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Housing is overpriced because it is undertaxed

Posted by on January 14th, 2016 · Affordability, Housing, Tax

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The Australia Institute is in the media this week with a proposal to tax capital gains on high-end owner-occupied housing. They’ve backed the call with modelling that shows the current exemption of owner-occupied housing (all owner-occupied housing, not just the high-end stuff) benefits high-income households the most: of the $46 billion in tax revenue foregone this year because of the exemption, more than half of it is kept by the top 20 per cent of households by income, with more than one third kept by the top 10 per cent. Under the Australia Institute’s proposal, rolling back the exemption from properties sold at more than $2 million would affect just one per cent of properties, but raise almost $12 billion in tax over the coming four years, mostly from the top 20 per cent of earners.

The Institute presents its case primarily in terms of ‘budget repair’ and encouragement of productive investment. For some reason it buries what is the best argument for rolling back the CGT exemption: it would help make housing more affordable (this gets just a single mention in their paper). Housing is overpriced because it is undertaxed.

The most important thing about tax exemptions is not their estimated dollar value, but their influence on people’s behaviour (the dollar value can give you a sense of how powerfully it is influencing behaviour, but if the behaviour were different the value would be different too). And what the CGT exemption for owner-occupied housing does is encourage households with money to spare to throw that money at their own housing, in preference to other classes of asset (for example, a share in business), where any capital gains will be taxed (at half the money-thrower’s marginal tax rate).

Owner-occupied housing gets preferential tax treatment over other assets in another, often forgotten way. An asset such as a share in a business, for example, may generate, from the valuable goods and services it produces and sells, an income for its owner, which will be taxed at the owner’s marginal tax rate. Owner-occupied housing produces something valuable too – shelter – but this is consumed directly by the owner, without paying any tax on it. The dollar value of the exemption for this ‘imputed rent’ is not regularly reported by the Australian Treasury (as noted by the Australia Institute in another paper); in 2013, the Grattan Institute estimated it at about $12 billion.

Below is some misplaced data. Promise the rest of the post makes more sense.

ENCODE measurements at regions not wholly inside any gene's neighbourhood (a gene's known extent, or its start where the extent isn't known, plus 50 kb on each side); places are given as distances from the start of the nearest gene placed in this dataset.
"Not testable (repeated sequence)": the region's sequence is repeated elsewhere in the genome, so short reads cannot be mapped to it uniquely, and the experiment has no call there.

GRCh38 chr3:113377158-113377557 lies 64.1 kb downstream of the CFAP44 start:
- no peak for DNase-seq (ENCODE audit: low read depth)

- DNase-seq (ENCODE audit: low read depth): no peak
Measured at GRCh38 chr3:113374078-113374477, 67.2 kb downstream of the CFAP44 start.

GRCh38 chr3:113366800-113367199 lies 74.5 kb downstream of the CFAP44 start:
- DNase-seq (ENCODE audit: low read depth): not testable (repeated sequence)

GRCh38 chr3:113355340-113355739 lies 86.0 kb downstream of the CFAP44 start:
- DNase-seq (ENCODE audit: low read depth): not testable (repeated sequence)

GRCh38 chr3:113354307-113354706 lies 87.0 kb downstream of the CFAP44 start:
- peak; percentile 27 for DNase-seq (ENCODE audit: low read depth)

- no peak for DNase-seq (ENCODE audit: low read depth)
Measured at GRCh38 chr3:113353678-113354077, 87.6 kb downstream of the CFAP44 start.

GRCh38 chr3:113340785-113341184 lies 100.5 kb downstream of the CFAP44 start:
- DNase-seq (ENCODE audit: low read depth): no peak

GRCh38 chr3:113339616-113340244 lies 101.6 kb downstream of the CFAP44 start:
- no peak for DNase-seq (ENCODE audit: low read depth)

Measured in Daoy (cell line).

So that’s more encouragement to people to throw money at owner-occupied housing. And where owner-occupiers are throwing money at houses, there will be people buying houses not to live in themselves, but to potentially catch some of that money that gets thrown around.

These so-called property investors face a different range of tax settings: unlike owner-occupiers, they’re liable to pay CGT at the usual discounted rate, and they’re liable to pay income tax on their net rental income… except, two-thirds of them operate at a loss after deducting interest and other costs (ie negative gearing), because also unlike owner-occupiers, they can deduct these costs from their other incomes. These settings don’t treat investment properties differently from other asset classes, but they do preference high income earners over low, high gearing over low, and capital gains over income. And when you set up high income households to gear into the pursuit of capital gains, and set up a particular asset – houses, that can trade in both investor and owner-occupier markets – with tax exemptions that encourage owner-occupiers to throw money at it, a whole lot of money gets thrown from all corners… even to the extent, as we’ve seen recently, that the money thrown by the so-called investors is more than the money thrown by owner-occupiers.

Reforming the tax-preferenced status of owner-occupied housing is one of the keys to making housing more affordable – particularly for those would-be owner occupiers who have been priced out in the great housing money-throwing fight. A couple of complications should be noted, however, arising particularly from the way in which the owner-occupied house has become a mix of a home for a household and a vehicle for speculation. In so many cases, when a house is sold all the proceeds go into the purchase of another house. If CGT was payable, we should expect an effect like that of stamp duty – a fine for moving house that discourages useful and desirable moves. There is also the question of how interest payments and other costs should be treated: if housing really was to be taxed like other asset, interest would be deductable too.

Those concerns are less of a problem considering the limits of the reform proposed by the Australia Institute. By limiting the rollback to $2 million+ properties, the proposal targets those houses where the owner’s speculative vehicle/trophy purposes are larger than their home-making purposes, and counters the tendency for high-gearing investors to go into ‘premium’ properties, rather than the lower value, lower rent stock that has gone missing from the market. The proposal deserves consideration by the Government as a measure for greater housing affordability.

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